• DO NOT work 9am to 5pm if you’re serious about becoming really good. You need to go above and beyond. If you put in the hard yards early on, you’ll be repaid at a later stage. So do what you need to, plus some.
  • Learn and become great at the service and nurture process with buyers and property owners.
  • Learn, practice and be consistent with booking in as many face-to-face appointments as you can. Big business is done face-to-face, so if you haven’t got the ability to be dominant and book in a heap of appointments each week, you’re going to struggle. If you’re not meeting buyers and owners/sellers, then what are you actually doing?
  • Service the hell out of as many buyers as you can. Remember, 90 per cent of buyers will one day turn into sellers.
  • Start to create exposure for yourself, then maintain it. This can be done through calls, text, email, letterbox drops, internet, print and social media. Make sure you’re consistent with it, otherwise you won’t have any impact.
  • Work hard, be sharp and always keep learning.

Here’s what you can do if you’re an established agent and are struggling or going through a rough patch

If you’re a sales agent, I’m sure you’ve been through a stage of your career where things haven’t been as good as you would have liked them to be. If not, I’m sure that stage is coming – sorry to say. When you’re struggling, the last thing to do is panic and make silly decisions.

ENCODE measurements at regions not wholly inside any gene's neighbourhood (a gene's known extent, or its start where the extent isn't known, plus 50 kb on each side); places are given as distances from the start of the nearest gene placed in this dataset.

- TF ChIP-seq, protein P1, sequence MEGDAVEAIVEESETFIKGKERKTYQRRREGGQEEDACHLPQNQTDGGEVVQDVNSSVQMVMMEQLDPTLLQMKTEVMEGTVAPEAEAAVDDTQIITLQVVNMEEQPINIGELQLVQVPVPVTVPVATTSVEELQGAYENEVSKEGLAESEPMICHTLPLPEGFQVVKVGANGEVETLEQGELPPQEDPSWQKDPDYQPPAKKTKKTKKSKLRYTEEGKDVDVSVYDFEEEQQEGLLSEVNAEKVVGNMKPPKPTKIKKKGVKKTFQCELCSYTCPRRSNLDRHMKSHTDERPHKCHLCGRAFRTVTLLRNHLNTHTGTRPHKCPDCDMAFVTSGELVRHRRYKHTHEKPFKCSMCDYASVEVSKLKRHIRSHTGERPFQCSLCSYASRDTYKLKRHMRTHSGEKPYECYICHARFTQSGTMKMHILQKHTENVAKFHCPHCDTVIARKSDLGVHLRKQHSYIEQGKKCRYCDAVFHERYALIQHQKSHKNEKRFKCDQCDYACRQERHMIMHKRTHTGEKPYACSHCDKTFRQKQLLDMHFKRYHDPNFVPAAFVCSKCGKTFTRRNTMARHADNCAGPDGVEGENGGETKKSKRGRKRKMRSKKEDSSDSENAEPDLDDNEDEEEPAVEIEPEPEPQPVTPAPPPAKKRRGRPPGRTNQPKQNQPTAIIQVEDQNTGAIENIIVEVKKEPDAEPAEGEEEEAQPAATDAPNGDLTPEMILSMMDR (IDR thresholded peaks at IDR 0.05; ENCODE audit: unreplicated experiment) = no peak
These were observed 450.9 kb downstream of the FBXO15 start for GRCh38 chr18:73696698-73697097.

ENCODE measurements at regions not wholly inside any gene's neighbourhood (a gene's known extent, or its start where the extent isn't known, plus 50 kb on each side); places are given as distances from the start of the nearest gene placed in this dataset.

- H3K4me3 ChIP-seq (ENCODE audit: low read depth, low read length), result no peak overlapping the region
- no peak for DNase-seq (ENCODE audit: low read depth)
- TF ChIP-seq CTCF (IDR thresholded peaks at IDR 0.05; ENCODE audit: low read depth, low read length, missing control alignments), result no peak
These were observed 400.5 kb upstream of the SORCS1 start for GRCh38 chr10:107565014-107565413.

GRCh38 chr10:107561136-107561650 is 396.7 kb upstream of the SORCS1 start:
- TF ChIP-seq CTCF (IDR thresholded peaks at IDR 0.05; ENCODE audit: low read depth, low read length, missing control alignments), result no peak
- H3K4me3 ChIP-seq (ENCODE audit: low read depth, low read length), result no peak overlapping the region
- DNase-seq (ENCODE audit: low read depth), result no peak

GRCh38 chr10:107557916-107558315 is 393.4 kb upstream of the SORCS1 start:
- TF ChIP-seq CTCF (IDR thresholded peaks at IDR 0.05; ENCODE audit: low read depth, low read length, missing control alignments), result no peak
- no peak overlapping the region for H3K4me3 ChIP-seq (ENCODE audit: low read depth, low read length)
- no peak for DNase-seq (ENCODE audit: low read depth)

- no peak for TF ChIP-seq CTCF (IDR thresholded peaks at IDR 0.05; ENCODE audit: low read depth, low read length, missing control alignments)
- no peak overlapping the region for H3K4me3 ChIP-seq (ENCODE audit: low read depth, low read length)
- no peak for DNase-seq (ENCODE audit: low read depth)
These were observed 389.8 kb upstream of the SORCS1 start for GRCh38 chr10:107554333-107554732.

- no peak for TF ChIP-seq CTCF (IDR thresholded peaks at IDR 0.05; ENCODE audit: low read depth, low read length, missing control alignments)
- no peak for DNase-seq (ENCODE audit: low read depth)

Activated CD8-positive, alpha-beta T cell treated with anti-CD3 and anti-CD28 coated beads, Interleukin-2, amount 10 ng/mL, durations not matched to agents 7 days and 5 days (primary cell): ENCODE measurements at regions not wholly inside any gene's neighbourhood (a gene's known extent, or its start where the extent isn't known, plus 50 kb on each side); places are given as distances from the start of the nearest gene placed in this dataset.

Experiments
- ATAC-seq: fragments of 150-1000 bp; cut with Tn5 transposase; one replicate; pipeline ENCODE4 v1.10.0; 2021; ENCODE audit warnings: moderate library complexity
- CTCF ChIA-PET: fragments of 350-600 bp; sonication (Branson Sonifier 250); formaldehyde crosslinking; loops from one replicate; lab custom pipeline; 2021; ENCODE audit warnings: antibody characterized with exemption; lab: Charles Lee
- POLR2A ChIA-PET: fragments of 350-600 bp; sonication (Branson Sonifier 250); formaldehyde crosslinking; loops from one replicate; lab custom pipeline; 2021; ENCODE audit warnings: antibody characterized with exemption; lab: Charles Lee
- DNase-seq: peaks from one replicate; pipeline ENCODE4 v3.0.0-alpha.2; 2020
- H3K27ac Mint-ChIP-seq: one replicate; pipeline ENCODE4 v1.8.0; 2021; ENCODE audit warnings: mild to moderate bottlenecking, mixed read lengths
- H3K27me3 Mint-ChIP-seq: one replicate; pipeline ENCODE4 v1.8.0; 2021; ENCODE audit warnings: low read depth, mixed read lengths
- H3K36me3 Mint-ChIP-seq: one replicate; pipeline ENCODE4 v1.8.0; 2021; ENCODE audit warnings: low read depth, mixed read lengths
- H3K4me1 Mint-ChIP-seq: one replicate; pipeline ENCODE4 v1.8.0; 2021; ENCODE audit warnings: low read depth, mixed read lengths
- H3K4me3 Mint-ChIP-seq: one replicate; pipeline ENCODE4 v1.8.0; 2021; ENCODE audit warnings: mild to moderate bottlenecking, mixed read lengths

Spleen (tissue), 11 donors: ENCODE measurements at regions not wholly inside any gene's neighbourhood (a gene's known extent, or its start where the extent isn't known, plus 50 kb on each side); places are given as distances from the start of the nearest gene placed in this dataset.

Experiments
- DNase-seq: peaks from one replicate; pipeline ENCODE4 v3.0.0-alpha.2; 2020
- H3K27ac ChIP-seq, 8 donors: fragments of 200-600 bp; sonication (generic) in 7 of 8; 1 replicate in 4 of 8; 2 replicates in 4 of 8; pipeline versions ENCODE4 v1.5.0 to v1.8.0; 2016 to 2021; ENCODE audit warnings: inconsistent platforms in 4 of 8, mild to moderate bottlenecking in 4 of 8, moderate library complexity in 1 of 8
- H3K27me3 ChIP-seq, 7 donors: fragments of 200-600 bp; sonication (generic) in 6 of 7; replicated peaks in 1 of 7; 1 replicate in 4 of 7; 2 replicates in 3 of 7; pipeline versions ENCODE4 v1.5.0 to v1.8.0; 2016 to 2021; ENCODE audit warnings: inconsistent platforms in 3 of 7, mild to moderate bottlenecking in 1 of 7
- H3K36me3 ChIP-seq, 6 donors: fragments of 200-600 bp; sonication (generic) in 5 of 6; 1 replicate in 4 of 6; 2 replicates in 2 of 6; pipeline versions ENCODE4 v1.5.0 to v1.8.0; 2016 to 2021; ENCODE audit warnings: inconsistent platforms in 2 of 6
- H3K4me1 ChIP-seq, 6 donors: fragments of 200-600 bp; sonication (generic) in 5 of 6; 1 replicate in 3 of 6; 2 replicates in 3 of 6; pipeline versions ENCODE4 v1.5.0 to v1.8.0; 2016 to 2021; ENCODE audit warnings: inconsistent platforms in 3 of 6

Just think to yourself… What was I doing when times were good and I wasn’t struggling? Whatever that was, do it. In short, when times are tough, prospect hard and market smart. Here are a few things you may want to consider doing.

  • Hit the phones and doors. Speak to as many property owners as you can and ask every one of them: “Are you thinking of doing anything with your place in the next three to six months?”.
  • Revisit your marketing plan. If you don’t have one, MAKE ONE. How is it working for you? If you’re not getting good feedback and leads from it, something is wrong. You’ll need to change it up.
  • Follow up every face-to-face appointment you’ve ever had in your career. Don’t be afraid to call people from two, five or 10-plus years ago. Remember, you’re struggling; would you rather sink or swim? You just never know where and when your next lead will come from.
  • Follow up everyone that’s ever bought from you, and everyone you’ve sold for. See what they’re up to.
  • If you’ve had successful stages in your career, do what you were doing back then. Even if you’ve been doing that and you’re still struggling, keep going. Perseverance is key.
  • Brainstorm new ideas and systems, then implement.
  • And finally, stick to the basics. Speak to as many people as possible, book as many face-to-face appointments as you can, and get into as many doors as you can. Keep building your database. Keep up your exposure to the database. And keep creating and maintaining world-class relationships with buyers and property owners.

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Josh Pyatt

Josh Pyatt is a Projects and Development Specialist at McGrath Estate Agents.